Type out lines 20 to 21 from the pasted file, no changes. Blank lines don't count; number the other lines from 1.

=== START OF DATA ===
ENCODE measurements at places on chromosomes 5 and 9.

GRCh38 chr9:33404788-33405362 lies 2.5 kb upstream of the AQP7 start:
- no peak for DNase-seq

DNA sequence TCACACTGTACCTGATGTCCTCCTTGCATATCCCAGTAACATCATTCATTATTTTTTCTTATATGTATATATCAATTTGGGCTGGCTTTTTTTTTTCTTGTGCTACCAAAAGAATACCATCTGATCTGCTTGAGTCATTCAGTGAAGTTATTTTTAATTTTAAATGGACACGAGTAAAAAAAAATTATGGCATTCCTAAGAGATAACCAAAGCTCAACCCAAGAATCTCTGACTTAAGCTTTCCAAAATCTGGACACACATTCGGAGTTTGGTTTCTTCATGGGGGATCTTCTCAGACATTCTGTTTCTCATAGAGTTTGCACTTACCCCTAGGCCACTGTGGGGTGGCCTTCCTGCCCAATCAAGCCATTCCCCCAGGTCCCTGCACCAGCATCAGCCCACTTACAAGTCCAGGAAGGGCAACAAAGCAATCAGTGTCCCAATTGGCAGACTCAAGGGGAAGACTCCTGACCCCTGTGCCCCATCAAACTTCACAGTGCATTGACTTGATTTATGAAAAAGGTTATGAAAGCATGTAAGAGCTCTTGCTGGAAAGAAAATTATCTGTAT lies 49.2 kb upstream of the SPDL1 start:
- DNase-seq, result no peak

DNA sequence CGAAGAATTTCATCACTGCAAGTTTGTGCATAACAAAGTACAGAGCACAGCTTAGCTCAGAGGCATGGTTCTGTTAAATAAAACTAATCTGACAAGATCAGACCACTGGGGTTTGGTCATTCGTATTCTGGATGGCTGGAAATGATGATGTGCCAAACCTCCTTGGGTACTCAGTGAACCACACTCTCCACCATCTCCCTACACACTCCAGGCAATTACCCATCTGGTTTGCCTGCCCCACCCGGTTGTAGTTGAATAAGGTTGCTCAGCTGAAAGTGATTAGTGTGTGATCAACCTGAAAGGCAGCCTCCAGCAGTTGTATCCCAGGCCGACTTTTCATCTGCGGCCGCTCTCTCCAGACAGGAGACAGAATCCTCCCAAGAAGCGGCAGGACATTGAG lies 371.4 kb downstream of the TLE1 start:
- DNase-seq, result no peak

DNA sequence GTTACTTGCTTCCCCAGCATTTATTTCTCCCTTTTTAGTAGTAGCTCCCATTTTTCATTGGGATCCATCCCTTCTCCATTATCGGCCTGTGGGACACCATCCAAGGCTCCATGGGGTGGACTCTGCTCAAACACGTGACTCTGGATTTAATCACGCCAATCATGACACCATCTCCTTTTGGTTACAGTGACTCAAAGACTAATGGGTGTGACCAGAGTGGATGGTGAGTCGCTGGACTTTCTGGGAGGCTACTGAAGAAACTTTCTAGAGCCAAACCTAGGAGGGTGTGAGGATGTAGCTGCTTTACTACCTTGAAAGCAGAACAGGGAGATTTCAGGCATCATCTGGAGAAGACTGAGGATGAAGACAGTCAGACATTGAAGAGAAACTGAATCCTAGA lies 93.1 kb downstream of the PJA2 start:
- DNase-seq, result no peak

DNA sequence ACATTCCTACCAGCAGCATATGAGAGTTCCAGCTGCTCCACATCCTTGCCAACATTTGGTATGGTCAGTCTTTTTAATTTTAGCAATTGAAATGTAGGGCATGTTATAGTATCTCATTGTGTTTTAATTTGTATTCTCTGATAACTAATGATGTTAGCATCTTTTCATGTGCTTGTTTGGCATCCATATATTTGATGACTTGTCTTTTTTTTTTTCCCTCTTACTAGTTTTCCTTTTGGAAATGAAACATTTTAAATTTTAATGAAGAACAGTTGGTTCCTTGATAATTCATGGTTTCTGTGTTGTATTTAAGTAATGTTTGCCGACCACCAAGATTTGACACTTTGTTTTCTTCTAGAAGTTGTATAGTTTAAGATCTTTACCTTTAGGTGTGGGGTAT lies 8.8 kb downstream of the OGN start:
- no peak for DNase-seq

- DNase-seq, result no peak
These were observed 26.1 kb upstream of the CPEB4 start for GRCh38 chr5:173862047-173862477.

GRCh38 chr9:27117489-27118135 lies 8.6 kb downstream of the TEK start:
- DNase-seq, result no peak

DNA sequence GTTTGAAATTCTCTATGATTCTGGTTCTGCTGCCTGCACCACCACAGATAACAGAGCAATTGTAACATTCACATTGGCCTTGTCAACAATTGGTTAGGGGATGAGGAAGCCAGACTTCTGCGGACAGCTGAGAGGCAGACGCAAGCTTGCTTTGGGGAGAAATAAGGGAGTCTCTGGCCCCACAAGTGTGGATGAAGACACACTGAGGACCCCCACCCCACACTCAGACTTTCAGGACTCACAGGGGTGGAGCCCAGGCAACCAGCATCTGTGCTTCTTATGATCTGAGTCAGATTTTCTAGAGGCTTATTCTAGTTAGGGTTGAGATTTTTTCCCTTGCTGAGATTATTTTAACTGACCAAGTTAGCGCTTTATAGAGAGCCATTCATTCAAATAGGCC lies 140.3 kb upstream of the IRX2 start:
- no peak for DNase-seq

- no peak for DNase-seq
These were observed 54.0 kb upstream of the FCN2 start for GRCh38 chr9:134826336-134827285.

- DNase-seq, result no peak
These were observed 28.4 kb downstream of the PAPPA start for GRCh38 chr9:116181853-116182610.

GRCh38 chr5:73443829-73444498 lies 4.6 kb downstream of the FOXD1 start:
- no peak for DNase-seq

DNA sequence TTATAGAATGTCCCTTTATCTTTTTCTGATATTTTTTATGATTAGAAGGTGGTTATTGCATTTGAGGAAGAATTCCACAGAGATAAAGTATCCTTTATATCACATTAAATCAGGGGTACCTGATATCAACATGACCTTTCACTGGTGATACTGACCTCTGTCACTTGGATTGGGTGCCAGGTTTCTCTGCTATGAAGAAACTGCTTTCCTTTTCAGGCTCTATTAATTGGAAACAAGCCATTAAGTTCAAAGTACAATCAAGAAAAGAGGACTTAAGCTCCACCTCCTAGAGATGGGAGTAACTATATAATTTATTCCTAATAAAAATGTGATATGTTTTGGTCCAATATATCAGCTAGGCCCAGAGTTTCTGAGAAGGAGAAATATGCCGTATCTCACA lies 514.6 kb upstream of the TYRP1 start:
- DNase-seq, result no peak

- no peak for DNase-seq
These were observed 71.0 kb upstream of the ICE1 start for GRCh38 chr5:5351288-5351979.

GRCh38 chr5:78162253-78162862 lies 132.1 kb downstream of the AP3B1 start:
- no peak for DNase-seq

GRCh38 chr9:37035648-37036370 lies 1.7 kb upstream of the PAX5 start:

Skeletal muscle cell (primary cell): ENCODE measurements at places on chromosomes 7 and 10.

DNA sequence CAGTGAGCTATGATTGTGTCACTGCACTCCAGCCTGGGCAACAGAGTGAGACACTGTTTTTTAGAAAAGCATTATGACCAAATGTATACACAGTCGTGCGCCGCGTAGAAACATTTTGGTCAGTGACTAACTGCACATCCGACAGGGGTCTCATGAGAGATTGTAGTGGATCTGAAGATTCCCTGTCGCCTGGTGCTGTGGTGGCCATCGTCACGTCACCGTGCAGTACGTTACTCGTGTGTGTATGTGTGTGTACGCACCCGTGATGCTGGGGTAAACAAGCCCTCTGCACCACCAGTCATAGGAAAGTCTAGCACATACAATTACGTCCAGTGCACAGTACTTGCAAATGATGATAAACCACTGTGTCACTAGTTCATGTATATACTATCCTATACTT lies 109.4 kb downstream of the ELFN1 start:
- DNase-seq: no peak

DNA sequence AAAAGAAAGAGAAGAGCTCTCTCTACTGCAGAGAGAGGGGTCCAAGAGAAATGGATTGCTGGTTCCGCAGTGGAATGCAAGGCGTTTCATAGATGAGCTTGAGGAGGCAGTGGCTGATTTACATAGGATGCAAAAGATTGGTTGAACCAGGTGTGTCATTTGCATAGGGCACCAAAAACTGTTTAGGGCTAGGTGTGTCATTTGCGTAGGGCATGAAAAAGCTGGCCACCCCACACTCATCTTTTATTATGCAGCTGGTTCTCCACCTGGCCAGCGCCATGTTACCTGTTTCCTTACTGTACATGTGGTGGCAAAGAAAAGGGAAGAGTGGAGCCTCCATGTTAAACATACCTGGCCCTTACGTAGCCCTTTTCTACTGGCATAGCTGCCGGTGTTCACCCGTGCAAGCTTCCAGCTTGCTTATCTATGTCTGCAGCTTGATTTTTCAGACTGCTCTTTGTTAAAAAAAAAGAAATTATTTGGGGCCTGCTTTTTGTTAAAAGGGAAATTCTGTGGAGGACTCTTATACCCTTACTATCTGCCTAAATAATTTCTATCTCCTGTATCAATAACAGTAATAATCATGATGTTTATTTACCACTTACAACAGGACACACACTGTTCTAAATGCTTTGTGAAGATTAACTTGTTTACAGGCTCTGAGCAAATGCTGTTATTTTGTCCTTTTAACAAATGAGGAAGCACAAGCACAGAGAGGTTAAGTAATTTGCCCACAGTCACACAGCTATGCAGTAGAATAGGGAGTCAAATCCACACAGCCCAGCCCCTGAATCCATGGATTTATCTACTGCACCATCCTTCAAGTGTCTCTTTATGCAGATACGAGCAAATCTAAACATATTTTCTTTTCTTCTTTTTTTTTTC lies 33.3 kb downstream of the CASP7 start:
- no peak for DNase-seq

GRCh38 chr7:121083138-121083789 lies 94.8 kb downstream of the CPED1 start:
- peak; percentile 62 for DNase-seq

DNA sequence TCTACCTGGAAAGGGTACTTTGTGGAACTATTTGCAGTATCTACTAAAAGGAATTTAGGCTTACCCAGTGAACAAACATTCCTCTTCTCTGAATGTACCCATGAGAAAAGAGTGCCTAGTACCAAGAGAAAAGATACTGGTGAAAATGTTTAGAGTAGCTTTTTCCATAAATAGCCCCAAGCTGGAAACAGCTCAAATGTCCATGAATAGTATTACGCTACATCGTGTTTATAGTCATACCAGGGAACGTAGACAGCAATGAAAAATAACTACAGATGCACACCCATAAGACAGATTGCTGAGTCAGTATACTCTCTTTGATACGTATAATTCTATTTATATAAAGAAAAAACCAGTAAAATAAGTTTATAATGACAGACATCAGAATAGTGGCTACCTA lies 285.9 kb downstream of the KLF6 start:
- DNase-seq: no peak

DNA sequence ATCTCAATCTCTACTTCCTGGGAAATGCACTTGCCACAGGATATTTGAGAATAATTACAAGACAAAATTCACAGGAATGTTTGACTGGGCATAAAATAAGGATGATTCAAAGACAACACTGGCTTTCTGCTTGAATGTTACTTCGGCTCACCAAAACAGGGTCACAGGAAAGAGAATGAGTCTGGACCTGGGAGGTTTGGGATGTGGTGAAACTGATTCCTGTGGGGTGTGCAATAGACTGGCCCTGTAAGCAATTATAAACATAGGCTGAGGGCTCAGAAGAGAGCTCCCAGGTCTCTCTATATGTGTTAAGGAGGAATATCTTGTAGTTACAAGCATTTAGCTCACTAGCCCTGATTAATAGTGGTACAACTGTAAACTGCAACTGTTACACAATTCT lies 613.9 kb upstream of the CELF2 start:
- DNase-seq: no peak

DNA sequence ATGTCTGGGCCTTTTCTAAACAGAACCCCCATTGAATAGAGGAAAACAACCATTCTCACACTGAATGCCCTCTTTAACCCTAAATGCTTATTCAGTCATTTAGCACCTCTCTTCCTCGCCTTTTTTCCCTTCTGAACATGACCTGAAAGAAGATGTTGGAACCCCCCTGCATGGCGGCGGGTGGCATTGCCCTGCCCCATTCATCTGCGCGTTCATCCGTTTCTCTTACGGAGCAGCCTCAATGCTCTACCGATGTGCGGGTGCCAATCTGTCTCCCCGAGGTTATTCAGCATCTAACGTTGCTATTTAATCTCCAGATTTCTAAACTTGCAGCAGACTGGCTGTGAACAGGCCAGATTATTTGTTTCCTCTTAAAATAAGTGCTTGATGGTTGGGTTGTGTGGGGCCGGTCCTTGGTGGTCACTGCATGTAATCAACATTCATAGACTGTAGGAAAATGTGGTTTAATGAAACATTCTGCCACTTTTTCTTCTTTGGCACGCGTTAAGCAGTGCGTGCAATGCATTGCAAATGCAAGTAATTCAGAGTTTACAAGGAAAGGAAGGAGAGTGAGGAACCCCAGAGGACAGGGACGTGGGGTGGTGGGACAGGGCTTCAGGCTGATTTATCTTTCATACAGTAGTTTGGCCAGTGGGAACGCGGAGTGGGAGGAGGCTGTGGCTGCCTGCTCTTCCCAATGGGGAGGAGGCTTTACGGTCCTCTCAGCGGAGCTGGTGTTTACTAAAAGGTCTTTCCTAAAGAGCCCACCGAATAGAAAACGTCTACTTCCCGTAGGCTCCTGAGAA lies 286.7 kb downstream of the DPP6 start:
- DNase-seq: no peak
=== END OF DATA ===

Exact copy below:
- DNase-seq, result no peak
These were observed 28.4 kb downstream of the PAPPA start for GRCh38 chr9:116181853-116182610.